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Building Data Repositories
With the growing importance of the FAIR data principles and mass production of data, metadata repositories or registries that specialize in cataloguing data assets for specific domains are on the rise.
The Databus was designed to capture metadata for every file you can imagine. It allows to easily realize a crawler or other harvesting tools that collect information spread in the Web or your intranet to make it findable and accessible at a central place.
With the help of the Databus Mods subsystem, several custom metadata layers can be added, to facilitate a unified way to access and manage this metadata extension tailored to your specific use case. This enables to build even more complex systems like meta or interoperability registries that integrate or enhance heterogeneous metadata catalogues from different registries in a flexible and extensible way.
A current problem of the data repository landscape is that these repositories which are typically focused on a specific data or research domain, have very specific, fixed metadata schemas combined with huge technical heterogeneity, which easily turn them into metadata silos, hinder findability at a larger scale and complicate the overall FAIR publishing process of (research) data.
Data consumers and producers have to deal with questions like which repositories exist and which should be used to search and register data and how can they be used. Especially for workflows from interdisciplinary domains, that employ data registered across different repositories, data access is burdensome due to this technical heterogeneity. However, the number and variety of platforms and repositories is steadily increasing, mainly driven by the paradigm “If a metadata schema or feature set of platform X is not sufficient for a use case, project, or domain, typically a new, extended Platform Y which optionally integrates (parts of) platform X is developed”.
As a consequence, redundant but also complementary (different types of community-specific) metadata about the same data assets is spread apart in different repositories and thus creates a demand for a registry of repositories (meta registry) that also allows unified access to (meta)data of a plethora of repositories. The DBpedia Databus - that is based on minimal mandatory core metadata and allows metadata to be extended easily with Databus Mods - can be leveraged to discover, access and associate (meta)data for/of data assets in a unified way to realize such a meta registry.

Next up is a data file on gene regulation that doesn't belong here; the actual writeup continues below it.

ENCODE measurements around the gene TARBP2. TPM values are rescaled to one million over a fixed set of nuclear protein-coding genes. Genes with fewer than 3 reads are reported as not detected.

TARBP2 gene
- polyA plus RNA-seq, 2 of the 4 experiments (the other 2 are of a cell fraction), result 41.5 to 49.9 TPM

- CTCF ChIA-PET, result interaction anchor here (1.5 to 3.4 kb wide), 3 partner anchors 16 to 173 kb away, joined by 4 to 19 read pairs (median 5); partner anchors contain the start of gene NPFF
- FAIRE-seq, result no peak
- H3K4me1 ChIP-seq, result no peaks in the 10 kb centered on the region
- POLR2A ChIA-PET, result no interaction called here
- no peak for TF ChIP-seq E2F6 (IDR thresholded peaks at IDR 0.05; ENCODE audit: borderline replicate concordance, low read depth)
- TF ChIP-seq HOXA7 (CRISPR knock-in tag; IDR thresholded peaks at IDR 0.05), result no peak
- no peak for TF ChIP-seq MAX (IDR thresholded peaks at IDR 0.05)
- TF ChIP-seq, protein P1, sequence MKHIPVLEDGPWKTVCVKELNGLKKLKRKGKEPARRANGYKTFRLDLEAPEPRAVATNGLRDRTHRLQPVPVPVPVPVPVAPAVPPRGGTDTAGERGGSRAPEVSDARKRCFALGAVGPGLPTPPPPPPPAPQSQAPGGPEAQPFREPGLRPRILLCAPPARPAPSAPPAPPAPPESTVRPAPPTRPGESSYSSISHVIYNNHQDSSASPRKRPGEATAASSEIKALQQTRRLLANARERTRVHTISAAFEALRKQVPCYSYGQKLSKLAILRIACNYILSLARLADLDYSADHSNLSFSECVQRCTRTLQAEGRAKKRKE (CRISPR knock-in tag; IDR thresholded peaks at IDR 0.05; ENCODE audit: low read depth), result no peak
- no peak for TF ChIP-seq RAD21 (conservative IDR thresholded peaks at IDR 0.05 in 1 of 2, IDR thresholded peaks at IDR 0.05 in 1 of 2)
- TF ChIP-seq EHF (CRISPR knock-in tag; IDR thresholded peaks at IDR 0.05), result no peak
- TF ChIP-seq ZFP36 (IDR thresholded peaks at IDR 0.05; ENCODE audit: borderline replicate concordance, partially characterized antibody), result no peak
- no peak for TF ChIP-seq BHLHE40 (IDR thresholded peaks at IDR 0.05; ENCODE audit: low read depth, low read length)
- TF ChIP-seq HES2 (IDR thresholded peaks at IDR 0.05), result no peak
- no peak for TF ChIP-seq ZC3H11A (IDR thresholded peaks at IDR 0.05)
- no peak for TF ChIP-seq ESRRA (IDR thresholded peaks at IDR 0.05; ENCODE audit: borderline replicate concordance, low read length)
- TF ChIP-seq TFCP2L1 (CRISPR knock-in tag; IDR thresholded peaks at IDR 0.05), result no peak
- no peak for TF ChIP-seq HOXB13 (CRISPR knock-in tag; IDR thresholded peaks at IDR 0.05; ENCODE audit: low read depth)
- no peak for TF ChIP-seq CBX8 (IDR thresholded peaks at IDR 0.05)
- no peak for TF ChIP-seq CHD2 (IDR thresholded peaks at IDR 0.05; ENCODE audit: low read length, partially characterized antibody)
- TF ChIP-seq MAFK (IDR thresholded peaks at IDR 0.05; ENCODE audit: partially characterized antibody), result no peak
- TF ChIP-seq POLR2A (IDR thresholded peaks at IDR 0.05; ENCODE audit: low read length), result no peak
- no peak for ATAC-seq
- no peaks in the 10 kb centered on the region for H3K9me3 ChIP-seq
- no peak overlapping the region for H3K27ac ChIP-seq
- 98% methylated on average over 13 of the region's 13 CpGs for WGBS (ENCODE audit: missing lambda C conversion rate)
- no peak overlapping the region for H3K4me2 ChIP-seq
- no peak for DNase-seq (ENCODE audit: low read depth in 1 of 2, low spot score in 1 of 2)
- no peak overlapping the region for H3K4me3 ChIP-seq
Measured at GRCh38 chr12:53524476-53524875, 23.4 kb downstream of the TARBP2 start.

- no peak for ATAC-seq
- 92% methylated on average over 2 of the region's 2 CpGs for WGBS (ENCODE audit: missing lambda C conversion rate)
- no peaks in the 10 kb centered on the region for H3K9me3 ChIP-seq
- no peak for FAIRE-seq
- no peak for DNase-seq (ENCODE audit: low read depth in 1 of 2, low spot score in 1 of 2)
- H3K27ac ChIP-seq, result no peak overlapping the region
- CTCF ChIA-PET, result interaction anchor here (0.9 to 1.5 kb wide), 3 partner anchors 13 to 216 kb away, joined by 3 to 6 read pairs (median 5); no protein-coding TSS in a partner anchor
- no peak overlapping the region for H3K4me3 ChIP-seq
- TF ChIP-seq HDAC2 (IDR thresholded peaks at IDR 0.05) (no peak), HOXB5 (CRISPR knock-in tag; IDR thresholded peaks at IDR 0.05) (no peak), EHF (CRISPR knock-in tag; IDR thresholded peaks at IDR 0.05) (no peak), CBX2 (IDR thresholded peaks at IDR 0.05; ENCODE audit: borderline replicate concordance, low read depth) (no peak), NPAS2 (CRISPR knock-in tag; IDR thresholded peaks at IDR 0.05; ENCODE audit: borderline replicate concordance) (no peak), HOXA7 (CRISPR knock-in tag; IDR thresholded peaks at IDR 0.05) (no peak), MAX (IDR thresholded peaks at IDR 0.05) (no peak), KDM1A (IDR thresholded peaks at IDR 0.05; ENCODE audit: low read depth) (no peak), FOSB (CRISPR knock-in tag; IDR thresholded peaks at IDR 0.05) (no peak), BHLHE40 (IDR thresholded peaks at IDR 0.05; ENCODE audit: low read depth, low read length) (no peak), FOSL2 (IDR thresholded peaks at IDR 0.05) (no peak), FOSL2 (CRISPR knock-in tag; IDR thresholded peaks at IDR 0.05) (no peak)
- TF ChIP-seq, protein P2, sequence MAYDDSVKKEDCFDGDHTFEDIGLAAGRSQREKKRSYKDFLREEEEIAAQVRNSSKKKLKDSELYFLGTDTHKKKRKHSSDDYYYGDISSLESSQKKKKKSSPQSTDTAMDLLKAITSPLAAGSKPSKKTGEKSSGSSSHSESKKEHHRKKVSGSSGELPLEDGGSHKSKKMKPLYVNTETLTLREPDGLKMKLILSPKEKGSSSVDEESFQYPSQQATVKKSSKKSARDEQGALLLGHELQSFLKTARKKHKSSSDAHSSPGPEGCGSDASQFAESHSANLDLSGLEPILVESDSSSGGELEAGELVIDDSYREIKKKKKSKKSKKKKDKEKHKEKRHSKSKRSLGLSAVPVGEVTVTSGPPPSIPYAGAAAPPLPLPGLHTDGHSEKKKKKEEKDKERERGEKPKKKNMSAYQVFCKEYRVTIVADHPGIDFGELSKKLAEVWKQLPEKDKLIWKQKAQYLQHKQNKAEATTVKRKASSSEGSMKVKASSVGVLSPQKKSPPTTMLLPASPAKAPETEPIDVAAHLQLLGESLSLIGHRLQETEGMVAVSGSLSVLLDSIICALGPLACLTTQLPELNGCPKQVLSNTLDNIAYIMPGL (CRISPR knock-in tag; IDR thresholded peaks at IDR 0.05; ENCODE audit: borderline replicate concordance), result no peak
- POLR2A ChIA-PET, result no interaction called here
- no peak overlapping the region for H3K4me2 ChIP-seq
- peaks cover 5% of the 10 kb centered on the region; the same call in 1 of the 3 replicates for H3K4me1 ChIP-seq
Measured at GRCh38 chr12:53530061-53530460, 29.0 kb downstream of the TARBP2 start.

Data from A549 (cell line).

The basic idea is simple yet powerful. Bots or harvesting tools realize agents on the Databus that register assets discovered in the data repositories of interest. The bots take care of maintaining the minimal mandatory Databus metadata. This metadata forms a unified identifier space across different repositories and sets the foundation for processing the data and metadata in an automatic way (access location, license, versioning) and makes it tangible for further processing. The identifier space can then be used as part of the Mods subsystem to extend the metadata (see next section).
A prominent example of such a bot is DBpedia Archivo. Archivo automatically crawls for ontologies in the Web of Data, but also harvests information about them from dedicated ontology repositories (e.g. Linked Open Vocabularies) and schema summaries of datasets in other repositories (e.g. VoID reports).
Databus metadata is limited to very basic technical information and free-text documentation. We argue that this metadata should remain very lightweight to scale over a huge amount of assets. To be able to associate and find more and richer metadata in a unified way, the Databus Mods (from modifications) architecture was developed.
Mods are activities, analyzing and assessing the files or the DataID metadata from the Databus, that can provide useful statistics, enrichment or annotations (e.g. online availability/uptime of the file download location, VoID summaries of datasets, semantic concept annotations, etc.) Mods allow to customize and extend the Databus in a virtual way with metadata and add consistent metadata layers over all or a selection of Databus files.
The mod results are associated via the PROV ontology using the persistent identifiers of the Databus. Instead of registering files with metadata in one shot, it is possible to register metadata for Databus files independent of the registrar. To obtain information about (1a) the existence of metadata extensions for Databus IDs or (1b) a selection of files based on Databus core metadata or (2) a selection combining both (or even multiple) metadata vocabularies, (federated) SPARQL queries can be used. Complex overlay systems can be built on top of the Mod architecture (e.g. a topic-oriented dataset/file search UI based on a combination of classes and properties from VoID schema summaries).
Due to the unified way to associate additional metadata, several types of Mods from different communities can be integrated into one very specialized application with a fine-grained selection of files and metadata that are needed as input.
In the above mentioned use case of meta registries, Mods can be used to link or mirror metadata of Repository X and Y but also to associate additional metadata (for improved interoperability) in the future.